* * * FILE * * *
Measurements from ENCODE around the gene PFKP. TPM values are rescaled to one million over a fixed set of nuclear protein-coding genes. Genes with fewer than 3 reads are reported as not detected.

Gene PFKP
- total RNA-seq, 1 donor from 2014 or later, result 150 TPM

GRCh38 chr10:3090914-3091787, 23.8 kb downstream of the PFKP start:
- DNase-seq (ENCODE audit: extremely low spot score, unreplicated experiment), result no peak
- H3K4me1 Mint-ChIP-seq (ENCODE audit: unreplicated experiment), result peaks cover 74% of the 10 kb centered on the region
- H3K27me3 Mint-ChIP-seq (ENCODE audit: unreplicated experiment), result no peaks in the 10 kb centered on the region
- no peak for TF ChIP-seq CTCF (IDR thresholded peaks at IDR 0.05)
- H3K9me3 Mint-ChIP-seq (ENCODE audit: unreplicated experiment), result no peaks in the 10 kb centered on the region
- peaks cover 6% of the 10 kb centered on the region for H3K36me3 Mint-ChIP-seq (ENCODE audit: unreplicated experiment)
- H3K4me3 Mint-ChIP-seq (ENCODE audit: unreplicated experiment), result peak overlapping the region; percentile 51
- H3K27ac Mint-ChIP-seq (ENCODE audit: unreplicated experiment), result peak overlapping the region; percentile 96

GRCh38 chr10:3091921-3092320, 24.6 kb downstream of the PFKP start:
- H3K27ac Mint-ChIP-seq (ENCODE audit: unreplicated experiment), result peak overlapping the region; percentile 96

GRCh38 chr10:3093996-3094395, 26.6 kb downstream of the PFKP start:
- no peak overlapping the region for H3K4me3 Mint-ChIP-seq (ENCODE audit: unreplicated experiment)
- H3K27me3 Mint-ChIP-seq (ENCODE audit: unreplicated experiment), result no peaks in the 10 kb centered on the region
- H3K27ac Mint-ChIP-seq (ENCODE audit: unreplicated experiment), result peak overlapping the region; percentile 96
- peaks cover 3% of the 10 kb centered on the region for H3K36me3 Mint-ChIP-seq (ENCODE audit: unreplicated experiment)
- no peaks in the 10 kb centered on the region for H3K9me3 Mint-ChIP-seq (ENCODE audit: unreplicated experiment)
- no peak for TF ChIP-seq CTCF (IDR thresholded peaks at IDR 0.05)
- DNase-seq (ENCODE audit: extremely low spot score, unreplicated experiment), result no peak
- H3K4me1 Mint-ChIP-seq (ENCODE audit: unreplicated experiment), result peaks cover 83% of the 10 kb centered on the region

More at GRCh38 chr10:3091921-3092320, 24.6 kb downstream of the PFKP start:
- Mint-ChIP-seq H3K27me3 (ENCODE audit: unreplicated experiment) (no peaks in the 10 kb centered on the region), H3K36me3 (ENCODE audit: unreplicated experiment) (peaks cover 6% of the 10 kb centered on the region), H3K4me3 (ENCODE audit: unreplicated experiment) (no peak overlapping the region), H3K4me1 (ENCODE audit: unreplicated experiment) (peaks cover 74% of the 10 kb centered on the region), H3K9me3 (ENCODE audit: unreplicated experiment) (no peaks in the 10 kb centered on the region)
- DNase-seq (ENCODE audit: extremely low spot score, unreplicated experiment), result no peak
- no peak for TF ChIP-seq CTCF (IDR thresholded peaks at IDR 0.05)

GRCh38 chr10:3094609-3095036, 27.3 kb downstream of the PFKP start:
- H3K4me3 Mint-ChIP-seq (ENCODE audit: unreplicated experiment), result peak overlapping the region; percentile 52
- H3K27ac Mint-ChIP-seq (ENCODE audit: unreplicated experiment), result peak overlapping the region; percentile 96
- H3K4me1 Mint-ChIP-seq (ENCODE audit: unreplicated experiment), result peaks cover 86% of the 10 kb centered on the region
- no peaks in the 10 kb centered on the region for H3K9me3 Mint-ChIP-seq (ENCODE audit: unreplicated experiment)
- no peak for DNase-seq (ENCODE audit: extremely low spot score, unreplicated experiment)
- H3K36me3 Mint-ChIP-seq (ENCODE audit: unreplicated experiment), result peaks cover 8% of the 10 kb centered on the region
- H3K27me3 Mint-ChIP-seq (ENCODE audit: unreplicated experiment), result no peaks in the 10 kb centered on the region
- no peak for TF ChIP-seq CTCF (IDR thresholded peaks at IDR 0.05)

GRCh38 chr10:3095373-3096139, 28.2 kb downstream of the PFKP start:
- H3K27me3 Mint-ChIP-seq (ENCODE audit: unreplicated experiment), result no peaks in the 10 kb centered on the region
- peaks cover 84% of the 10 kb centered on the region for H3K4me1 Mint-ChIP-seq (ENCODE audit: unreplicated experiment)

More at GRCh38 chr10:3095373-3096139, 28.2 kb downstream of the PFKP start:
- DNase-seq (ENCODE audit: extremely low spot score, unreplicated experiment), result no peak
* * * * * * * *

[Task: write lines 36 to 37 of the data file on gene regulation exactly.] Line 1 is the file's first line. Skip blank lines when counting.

- no peak for TF ChIP-seq CTCF (IDR thresholded peaks at IDR 0.05)

GRCh38 chr10:3095373-3096139, 28.2 kb downstream of the PFKP start: